Mexican farmworkers strike as millions of dollars worth of crops rot

Farmers remove a fence during a protest at Los Pinos presidential house in Mexico City March 18, 2015. (Reuters / Edgard Garrido)
More than 50,000 Mexican farmworkers are striking in Baja California, violently demonstrating against low pay, abuses and poor working conditions. As millions of dollars worth of crops rot in the fields, protest leaders are set to meet with growers.

Farmworkers are burning tires and throwing rocks in Baja, an agricultural border state that supplies millions of dollars worth of tomatoes, strawberries and other produce to the US. Hundreds of protesters have blocked the Transpeninsular Highway, the main north-south highway, on and off as the strike has spread across the state, the Associated Press reported.

Demonstrators are demanding healthcare, overtime pay, days off, water, breaks, an end to arbitrary firings and abuse ‒ especially sexual abuse ‒ by field bosses, and for wages to be raised to about $20 a day. Currently, most farmworkers earn $8-10 for a full day of labor spent stooped over the crops in hot-house farms.

"We all saw it as something normal for [farm owners] to suspend people from work for three or four days, or fire them without severance for demanding respect for our rights, for demanding overtime or days off," Jose Ignacio Garcia, a 19-year-old who has worked the fields in Baja since he was 12, told AP. "We got used to working more than 10 hours a day for 100 pesos ($7), but that doesn't even buy the minimum necessities you need to live, to support a family." He is expecting his first child in August.

Celina Sierra, 27, who has worked in the fields since she was 14, supports her two children and her mother on her paycheck.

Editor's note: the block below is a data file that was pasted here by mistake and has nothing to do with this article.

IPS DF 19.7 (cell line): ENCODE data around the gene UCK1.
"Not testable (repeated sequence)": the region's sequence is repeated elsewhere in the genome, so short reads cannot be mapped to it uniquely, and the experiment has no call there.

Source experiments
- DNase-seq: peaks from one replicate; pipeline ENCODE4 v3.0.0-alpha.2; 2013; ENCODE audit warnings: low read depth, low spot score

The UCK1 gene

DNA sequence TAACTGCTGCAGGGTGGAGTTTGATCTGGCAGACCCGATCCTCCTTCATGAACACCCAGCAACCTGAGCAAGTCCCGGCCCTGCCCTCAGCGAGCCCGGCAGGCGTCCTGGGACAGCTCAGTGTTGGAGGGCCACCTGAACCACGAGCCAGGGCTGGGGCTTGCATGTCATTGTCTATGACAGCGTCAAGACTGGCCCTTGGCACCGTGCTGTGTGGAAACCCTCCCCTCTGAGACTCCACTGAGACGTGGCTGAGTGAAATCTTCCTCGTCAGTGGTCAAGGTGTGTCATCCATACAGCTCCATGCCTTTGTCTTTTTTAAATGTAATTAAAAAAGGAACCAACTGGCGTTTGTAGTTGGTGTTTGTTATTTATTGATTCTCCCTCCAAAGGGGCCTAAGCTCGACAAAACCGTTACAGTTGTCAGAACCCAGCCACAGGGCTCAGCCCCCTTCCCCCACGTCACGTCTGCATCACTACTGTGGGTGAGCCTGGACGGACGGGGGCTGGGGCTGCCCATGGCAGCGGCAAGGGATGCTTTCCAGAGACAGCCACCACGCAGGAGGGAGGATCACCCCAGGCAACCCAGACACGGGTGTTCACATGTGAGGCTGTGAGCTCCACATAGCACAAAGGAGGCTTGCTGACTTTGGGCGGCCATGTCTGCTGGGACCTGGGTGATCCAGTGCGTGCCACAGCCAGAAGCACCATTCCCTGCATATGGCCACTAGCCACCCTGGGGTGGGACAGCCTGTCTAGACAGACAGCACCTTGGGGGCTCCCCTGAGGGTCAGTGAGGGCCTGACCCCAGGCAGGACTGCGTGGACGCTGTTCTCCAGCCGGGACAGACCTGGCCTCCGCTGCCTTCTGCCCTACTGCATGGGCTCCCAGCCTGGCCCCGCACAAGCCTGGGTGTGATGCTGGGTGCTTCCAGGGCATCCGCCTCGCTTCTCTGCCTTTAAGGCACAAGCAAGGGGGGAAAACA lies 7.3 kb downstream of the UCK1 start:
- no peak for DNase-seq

"We get up at 4 in the morning to wait for the truck to take us to the fields," Sierra told AP. "We get to the fields at 6:30 even though we're not supposed to start work till 7... They never pay overtime, they tell us we have to finish a harvest and work until four or five o'clock in the afternoon, bent over and sometimes without water."

But the strike, which began last week, is threatening to destroy thousands of jobs as crops rot in the fields.

"If the fields continue without a workforce, the harvests will be lost and that will affect everyone who depends on this part of the economy," Baja California Gov. Francisco Vega’s office said in a statement.

Mexican police arrested more than 200 people after protests devolved into riots, rock-throwing and vandalism last week, the Los Angeles Times reported. Restaurant and shop owners in the San Quintin and other Baja towns are boarding up their businesses as more than 1,000 police and army soldiers have spread throughout the state.

The strike comes a month after Mexico's agricultural sector established an alliance of industry trade groups focused on improving the lives of farmworkers, according to the LA Times. But the group hasn’t yet addressed the underlying causes of the unrest, and the lack of specific remedies proposed has raised doubts among some human rights groups and labor unions.

"Right now [the alliance] is a public relations ploy," said Erik Nicholson, vice president of the United Farm Workers of America, whose representatives are advising labor leaders in San Quintin. "They failed the first round. We've seen or heard nothing on them calling on their peers in Baja to comply with the law."

On Wednesday, a coalition of farmworker groups are set to begin direct negotiations with the Agricultural Council of Baja California, which represents the Baja growers in the labor dispute and in the national alliance.

Economist Alejandro Diaz Bautista told AP that the area lacks elemental services: water, jobs, hospitals, cultural and school facilities. Many farmworkers are from indigenous communities and speak limited Spanish.

"The economic and social problems in San Quintin have to do with social inequality," Diaz Bautista said.

In the region about 200 miles south of San Diego, 64 percent of the population lacks adequate housing and access to water, power and sanitation; 47 percent lack healthcare services, and 59 percent of children between 15 and 17 are not in school, according to Mexico's National Institute of Statistics and Geography. Many are functionally illiterate.